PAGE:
- On September 22, 2021, the World Health Organization (WHO) issued rigorous air quality standards and decreased the acceptable amounts of pollutants that are safe for human health.
- WHO has issued new guidelines that take into consideration many recent scientific studies that show air pollution is far more harmful to human health than previously thought.
- According to it, illnesses related by air pollution and environmental degradation currently account for over 7 million fatalities per year.
DETAILS OF THE NORMS –
- Previously, a PM2.5 concentration of 25 micrograms per cubic metre in a 24-hour period was deemed acceptable; however, the World Health Organization has recently said that a concentration of over 15 micrograms is not safe.
- The WHO has lowered the recommended thresholds for six of the most prevalent pollutants: PM10, PM2.5, nitrogen dioxide, ozone, carbon monoxide, and sulphur dioxide, all of which have been in place since 2005.
- Particulate matter with a diameter of 2.5 microns or less, and particulate matter with a diameter of 10 microns or less, respectively, are the most frequent contaminants and causes of respiratory illnesses.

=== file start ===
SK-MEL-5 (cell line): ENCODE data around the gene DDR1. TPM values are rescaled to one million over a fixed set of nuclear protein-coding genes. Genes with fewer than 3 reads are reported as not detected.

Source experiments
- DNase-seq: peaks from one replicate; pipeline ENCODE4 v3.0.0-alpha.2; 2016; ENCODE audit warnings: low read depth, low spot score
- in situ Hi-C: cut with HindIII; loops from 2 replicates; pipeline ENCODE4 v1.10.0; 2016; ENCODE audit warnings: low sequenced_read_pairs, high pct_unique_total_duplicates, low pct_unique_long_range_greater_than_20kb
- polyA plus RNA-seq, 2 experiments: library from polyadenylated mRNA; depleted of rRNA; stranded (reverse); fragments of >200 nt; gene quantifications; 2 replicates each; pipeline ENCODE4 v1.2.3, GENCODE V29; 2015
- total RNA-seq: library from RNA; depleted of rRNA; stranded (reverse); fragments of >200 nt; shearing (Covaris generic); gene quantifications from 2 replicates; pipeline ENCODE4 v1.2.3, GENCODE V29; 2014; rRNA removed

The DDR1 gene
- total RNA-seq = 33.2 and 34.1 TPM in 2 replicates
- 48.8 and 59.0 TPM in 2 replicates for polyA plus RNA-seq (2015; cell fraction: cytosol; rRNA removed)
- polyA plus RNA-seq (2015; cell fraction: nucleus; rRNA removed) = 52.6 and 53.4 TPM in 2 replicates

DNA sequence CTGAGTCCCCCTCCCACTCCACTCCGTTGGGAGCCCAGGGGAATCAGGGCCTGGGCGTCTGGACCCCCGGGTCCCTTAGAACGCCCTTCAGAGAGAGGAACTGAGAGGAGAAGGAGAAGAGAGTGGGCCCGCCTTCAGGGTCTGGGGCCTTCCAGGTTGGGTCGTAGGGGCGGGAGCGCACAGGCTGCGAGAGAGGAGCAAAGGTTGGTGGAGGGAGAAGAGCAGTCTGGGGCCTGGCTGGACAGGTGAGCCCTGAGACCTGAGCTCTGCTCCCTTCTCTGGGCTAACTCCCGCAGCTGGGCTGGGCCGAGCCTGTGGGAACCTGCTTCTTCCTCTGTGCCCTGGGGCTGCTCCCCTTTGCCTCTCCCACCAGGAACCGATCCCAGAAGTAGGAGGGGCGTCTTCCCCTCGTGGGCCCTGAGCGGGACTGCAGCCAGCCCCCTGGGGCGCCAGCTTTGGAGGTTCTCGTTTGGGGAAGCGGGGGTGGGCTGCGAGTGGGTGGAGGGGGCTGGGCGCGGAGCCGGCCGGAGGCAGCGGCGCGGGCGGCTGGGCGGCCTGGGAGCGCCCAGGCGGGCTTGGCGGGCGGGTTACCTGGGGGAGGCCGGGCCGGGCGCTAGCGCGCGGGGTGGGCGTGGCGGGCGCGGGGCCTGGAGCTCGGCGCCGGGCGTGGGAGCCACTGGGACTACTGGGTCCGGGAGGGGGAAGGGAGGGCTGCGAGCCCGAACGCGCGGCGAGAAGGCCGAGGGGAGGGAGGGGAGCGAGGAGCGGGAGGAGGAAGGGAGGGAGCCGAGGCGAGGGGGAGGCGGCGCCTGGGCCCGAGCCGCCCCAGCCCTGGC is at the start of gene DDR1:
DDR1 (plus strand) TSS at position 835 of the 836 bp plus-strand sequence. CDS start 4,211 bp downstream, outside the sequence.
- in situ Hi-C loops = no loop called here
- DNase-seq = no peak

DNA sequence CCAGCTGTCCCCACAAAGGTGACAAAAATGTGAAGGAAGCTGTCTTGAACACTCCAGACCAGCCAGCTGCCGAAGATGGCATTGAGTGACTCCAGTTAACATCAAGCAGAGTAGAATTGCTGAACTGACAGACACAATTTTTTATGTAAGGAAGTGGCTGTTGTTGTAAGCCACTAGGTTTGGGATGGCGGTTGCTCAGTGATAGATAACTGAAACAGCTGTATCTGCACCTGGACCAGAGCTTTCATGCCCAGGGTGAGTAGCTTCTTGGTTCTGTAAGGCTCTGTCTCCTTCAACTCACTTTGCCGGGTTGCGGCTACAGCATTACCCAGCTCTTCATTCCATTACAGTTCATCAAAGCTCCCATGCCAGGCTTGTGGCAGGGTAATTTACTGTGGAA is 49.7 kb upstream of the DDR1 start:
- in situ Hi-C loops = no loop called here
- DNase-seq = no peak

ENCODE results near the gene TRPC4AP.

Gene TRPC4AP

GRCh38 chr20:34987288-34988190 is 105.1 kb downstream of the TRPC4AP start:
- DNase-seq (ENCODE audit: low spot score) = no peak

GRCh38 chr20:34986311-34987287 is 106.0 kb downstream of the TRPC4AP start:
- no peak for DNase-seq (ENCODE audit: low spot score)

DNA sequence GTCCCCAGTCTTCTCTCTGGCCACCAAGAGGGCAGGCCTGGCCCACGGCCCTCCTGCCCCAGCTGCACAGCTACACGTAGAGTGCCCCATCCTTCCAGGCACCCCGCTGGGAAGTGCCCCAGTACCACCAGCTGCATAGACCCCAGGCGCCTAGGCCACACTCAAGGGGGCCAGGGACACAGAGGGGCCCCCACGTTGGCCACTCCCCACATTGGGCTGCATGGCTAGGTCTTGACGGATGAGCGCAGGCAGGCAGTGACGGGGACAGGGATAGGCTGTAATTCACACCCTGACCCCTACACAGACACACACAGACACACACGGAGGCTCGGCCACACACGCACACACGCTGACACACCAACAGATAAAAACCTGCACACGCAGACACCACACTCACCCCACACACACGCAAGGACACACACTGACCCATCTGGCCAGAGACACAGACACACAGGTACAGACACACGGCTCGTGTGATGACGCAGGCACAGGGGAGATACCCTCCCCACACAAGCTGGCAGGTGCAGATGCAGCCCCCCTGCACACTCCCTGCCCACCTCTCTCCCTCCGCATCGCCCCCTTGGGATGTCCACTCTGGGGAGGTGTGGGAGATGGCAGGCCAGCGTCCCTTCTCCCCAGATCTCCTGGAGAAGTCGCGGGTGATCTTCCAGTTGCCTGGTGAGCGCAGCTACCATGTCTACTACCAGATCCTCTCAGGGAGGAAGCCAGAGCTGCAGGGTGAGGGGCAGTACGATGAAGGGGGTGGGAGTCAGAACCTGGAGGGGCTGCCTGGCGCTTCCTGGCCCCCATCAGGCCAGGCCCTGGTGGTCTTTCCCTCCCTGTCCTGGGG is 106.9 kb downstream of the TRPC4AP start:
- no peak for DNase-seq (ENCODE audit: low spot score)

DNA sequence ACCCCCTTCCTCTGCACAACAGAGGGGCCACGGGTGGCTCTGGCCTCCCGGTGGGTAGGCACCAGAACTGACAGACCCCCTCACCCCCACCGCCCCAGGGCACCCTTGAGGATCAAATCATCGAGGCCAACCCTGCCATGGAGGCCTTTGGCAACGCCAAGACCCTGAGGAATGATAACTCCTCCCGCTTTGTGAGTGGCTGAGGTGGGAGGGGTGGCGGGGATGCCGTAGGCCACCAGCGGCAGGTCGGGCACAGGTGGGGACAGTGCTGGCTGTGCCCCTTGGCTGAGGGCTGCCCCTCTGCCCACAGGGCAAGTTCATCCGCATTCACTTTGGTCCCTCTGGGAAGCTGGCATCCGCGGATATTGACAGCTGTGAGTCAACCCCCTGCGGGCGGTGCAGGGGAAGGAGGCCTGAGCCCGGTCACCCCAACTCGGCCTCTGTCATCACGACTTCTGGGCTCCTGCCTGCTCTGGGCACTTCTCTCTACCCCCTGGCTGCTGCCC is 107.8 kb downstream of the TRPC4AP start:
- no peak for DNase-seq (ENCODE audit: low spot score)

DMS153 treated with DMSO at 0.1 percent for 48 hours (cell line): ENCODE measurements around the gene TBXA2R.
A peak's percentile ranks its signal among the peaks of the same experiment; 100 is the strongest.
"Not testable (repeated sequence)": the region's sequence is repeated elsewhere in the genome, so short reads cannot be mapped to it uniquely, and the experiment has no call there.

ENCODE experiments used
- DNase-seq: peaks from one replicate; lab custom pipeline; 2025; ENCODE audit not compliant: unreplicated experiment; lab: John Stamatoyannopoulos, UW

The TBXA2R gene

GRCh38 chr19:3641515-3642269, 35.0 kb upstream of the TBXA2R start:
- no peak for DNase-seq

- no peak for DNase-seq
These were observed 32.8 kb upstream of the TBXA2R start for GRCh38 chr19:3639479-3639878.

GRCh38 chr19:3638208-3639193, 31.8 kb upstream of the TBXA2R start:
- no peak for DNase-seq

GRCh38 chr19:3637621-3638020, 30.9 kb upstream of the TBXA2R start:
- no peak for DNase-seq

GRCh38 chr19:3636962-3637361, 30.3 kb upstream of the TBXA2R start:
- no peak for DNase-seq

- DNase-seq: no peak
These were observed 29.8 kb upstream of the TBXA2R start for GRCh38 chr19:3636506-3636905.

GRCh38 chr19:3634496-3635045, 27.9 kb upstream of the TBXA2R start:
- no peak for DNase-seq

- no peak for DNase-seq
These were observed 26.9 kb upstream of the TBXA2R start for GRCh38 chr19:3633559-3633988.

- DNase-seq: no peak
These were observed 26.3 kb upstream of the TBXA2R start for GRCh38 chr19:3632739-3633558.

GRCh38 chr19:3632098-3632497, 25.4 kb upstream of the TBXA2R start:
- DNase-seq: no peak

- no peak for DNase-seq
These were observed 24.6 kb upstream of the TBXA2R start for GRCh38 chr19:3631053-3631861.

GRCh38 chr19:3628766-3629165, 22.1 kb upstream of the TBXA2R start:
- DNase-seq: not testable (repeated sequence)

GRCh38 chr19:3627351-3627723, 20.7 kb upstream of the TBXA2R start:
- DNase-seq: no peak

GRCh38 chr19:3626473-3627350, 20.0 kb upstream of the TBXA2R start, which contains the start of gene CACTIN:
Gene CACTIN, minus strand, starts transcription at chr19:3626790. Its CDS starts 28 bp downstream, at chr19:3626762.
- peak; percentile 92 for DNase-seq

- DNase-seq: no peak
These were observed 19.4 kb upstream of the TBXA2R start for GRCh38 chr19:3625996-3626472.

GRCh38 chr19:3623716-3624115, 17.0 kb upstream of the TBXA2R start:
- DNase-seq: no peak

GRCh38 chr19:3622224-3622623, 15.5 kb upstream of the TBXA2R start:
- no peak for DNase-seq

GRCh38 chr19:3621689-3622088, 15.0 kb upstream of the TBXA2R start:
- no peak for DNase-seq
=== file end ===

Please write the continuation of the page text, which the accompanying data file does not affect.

IMPORTANCE OF NEW NORMS FOR INDIA –
- The World Health Organization’s (WHO) new guidelines on air quality regulations, according to health professionals and scientists, must encourage India to strive more to make its air safer and cleaner.
- Even while the new air quality standards do not obligate any country to adopt them, they do have an impact on the country’s international reputation as a desirable tourism and investment destination.
- According to SN Tripathi, an IIT professor and member of India’s National Clean Energy Program’s steering council, the country has to improve its health statistics and modify its national ambient air quality guidelines.
- Raw health data is essential for a wide range of health studies as well as research into the impact of air pollution on India’s diverse demographics.
- When the organisation released the new air quality guidelines, it said that if nations can meet the new air quality criteria, 80 percent of fatalities caused by PM2.5 exposure may be prevented.
- Although, even meeting the 2005 criteria will save 48 percent of these deaths.